3. Bob, I just had a chance to read this blog and it’s a fantastic inspiration for the new year. You clearly have your priorities in order and you’re enjoying the journey vs only focusing on the destination. Practicing financial independence before you get there makes a great deal of sense. How can you expect to shoot a free throw if you’ve never practiced!?

  4. Very cool you have a photography business. It’s funny, b/c I have a friend who used photography as a way to pick up women. It was very effective!

    The biggest difference w/ being FI and not FI is choice of not having to deal w/ people you don’t like to deal with. That’s been the greatest point of happiness for me.


  5. Tawcan, that sounds like a wonderful life to me. That’s how i viewed things too – on the weekend I was living exactly how I wanted to, the other 5 days I was working on. I’d say it’s the same now, except there’s a lot of studying involved.


  6. Tawcan,

    Man, love this article. Would you say that you are basically doing the things in full that truly make you happy then on the weekends? No strings attached, right?

    When did you take time to find out what really makes you happy and how are you establishing your life to have more of that? Just curious! (Outside of normal financial freedom pursuit of increasing income > expenses; I mean more along the lines of – where you live, where you work/have worked, etc..) Any times would be great.

    Keep writing, love this stuff and your layout to your site, by the way, is clean & sharp. Thanks for this article.


  7. This is great (and I love all the awesome pictures!). If you can’t learn to disconnect while in your working years, you’ll have a hard time leaving work when it’s time!

  8. I echo the other statements about the beautiful photos. Stunning! I try to practice FI every chance I get! I’m a firm believer in that time is the most valuable thing we have. Have to make the most of it!

  9. I’ve never actually thought to practice being financially independent. That’s so true, if we don’t know what we’re expecting, we might actually end up very disappointed in the end if we do actually reach the coveted status. Great idea! This is on my list of to-do things for 2017 =)

  10. What a great post. I really enjoy your punch line that you wake up with no alarm and the reality hits with 2 little humans are doing their thang … hahah!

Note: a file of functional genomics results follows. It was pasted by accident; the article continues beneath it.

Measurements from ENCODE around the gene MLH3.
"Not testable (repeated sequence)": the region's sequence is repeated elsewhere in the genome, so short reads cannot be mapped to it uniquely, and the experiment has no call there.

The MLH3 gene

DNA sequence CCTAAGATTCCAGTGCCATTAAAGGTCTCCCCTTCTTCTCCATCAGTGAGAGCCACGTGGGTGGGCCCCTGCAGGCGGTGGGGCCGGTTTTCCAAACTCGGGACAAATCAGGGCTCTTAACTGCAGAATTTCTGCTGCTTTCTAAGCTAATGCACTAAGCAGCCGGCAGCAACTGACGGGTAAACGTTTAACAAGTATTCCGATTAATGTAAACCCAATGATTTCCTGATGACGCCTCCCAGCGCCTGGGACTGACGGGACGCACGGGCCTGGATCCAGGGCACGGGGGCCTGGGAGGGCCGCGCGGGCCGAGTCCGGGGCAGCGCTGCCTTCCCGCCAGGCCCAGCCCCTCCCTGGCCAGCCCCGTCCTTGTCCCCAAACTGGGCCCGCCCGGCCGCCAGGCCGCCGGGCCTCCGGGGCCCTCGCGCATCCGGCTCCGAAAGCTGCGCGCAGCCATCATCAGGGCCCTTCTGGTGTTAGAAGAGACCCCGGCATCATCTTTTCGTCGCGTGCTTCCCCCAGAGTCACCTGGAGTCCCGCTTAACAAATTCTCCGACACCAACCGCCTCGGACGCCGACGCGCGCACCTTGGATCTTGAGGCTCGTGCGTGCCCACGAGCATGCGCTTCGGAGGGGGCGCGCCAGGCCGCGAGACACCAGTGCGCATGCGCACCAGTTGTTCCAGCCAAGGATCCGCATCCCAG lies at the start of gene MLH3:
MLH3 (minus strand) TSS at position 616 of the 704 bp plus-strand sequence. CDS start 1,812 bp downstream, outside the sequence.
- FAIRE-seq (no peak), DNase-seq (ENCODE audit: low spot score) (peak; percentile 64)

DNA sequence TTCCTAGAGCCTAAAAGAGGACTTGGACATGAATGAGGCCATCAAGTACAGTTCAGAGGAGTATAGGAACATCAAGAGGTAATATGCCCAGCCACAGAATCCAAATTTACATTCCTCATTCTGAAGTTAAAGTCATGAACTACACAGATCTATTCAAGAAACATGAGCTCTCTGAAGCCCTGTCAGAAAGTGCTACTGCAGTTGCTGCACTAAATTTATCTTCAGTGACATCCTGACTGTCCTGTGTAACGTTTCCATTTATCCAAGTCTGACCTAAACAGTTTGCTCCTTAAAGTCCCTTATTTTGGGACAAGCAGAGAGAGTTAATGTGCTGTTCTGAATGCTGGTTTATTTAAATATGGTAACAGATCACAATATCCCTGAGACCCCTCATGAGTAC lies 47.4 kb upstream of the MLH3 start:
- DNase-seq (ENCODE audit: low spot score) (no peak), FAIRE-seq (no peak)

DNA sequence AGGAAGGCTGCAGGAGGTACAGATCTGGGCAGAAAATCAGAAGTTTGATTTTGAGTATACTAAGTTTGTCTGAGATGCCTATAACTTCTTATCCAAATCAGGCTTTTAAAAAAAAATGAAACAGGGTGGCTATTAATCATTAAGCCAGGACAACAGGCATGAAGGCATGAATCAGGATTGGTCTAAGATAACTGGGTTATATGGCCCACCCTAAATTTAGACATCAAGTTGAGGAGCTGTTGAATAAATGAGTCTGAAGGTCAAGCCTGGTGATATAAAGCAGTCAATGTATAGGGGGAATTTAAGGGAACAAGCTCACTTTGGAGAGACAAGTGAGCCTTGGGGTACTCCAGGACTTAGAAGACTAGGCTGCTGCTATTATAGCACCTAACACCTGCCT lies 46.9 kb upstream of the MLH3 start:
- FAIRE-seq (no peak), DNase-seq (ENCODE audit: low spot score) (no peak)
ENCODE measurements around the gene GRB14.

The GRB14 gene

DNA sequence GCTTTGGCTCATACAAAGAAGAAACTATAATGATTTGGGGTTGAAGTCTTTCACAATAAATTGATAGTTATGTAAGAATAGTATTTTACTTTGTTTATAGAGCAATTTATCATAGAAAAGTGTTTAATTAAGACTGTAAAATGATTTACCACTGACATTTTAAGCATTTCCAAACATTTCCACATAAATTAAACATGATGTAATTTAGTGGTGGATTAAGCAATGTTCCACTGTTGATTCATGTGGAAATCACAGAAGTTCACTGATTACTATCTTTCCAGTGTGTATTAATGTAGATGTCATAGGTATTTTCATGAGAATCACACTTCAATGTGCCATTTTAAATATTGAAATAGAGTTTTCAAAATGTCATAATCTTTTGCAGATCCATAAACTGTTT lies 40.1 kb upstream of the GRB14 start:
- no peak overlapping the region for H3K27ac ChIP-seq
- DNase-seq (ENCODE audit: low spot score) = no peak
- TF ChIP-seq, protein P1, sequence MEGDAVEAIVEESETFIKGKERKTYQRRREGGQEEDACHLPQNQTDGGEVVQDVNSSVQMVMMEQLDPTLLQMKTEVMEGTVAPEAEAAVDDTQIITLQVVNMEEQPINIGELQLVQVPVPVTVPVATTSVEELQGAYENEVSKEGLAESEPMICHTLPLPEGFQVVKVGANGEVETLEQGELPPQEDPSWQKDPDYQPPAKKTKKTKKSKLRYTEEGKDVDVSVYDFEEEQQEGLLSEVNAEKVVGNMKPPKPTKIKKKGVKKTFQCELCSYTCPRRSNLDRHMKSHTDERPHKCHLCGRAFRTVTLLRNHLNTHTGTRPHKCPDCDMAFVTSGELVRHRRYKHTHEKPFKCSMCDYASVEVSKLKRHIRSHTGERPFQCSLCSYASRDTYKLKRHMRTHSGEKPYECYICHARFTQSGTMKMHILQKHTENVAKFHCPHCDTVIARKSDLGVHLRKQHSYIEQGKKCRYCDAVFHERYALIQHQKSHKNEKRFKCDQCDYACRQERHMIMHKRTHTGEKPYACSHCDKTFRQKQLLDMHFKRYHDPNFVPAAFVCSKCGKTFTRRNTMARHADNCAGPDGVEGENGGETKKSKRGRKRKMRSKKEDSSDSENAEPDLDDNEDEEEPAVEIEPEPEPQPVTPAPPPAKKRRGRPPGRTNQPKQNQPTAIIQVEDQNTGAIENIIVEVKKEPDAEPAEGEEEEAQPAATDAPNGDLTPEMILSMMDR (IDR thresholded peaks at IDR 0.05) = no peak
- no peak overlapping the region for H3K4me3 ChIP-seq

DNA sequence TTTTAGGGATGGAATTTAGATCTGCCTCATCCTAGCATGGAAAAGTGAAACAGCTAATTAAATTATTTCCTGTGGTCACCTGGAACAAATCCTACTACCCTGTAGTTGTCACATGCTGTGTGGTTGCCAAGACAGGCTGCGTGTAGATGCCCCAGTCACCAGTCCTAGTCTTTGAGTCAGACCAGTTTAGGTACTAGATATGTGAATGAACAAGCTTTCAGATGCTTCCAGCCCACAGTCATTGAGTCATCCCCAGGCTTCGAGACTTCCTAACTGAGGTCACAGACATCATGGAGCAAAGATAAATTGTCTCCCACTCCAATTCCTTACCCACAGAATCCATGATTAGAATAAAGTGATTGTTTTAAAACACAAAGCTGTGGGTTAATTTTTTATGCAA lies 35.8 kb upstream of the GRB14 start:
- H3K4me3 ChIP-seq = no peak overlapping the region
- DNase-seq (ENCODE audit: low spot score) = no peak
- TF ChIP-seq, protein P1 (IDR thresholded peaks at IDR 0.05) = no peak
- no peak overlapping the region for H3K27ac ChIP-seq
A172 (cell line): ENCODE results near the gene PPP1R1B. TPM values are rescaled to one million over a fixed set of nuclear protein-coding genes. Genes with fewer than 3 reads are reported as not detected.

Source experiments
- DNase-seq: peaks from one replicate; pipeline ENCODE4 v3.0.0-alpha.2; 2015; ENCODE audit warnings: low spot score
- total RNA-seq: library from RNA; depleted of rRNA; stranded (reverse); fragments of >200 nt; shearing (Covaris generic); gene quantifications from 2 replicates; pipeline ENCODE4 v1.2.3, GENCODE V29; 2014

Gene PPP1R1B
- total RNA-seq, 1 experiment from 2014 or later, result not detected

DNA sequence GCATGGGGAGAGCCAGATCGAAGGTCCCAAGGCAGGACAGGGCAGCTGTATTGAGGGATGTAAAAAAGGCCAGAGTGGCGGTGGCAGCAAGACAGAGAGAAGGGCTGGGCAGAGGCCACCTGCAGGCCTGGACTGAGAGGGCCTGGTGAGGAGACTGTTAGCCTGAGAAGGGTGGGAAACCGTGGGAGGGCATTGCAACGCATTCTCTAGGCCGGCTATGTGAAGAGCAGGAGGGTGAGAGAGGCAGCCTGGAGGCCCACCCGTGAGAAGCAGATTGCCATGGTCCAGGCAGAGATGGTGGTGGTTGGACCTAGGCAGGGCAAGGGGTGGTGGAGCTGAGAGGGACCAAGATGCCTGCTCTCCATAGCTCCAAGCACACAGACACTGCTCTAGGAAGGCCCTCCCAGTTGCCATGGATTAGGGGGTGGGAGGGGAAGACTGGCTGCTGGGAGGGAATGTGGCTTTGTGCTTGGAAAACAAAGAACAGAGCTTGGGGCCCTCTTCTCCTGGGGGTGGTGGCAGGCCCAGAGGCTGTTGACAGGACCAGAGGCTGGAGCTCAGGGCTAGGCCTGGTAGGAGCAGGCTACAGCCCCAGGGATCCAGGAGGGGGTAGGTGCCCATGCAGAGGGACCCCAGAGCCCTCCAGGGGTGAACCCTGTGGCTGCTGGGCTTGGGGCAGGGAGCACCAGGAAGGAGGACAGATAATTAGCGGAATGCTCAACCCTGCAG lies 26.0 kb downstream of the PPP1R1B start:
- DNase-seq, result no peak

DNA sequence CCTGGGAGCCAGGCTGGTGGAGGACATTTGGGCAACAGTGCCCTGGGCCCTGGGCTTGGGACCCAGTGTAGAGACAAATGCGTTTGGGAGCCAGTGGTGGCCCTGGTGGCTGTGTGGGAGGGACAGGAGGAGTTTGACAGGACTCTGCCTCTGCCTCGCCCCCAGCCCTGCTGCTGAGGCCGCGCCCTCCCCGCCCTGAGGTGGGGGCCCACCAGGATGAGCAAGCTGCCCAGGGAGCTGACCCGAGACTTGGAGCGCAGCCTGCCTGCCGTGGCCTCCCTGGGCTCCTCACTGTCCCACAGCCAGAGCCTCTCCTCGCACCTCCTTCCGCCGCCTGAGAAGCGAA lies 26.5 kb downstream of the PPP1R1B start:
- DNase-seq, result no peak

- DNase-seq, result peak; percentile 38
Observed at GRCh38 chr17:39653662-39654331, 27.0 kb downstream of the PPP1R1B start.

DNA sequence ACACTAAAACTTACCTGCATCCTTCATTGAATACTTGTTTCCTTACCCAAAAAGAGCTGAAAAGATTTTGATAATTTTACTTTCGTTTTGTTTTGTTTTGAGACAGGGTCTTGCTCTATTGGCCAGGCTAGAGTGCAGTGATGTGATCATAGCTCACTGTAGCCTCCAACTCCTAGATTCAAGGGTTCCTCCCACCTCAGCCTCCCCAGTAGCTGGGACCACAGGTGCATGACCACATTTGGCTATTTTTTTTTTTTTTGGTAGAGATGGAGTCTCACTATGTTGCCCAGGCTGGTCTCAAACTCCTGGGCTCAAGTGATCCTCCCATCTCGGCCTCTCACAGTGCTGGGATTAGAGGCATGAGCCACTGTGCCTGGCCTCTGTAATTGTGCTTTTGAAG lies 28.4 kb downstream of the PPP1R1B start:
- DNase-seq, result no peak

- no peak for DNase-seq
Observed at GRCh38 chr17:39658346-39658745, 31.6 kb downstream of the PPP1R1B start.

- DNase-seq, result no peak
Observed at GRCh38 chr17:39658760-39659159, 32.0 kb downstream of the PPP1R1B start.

Sure, I’m financially independence. I can retire for less, or continue to work for more. LOL 🙂 I can retire in Southeast Asia and continue to save off of my current income or continue to be here and travel 6 weeks/year, or taking many mini vacations over the weekends or 4 days weekends. … well at least until we have a baby, we’ll be more like the Tawcans. LOL 🙂

    I love the garden, but 1 advice though, don’t make the garden too close to the house, there will be tons of bugs. I’m having to remove my garden this year. Next year it will be as far away from my main house as possible to avoid the bugs.

    • Great garden tip. Unfortunately we don’t have that much land so can’t make it anywhere further from the house. We actually don’t have that many bugs, which we’re grateful.

  11. Yeah I definitely think it’s important to “practice” the lifestyle. It’s a massive shift from working full-time to having your entire life to yourself, and you honestly do need some practice at it.

    BTW last last pic, is that down Granville St? When was that taken?

    • Apparently quite a high percentage of people die a year or two after their retirement. The transition from working full time to full retirement is too harsh for some people because they are not used to it.

      Yes last picture is Granville Street downtown. I think it was probably taken like 7 or so years ago.

  12. Thanks for the article Tawcan. Being a family man with kids just like yourself, I totally get where youre going and what you want. Keep up the great work Tawcan, you got this game won bud. Enjoy the little ones and the other half. They make our journey special. Cheers bro.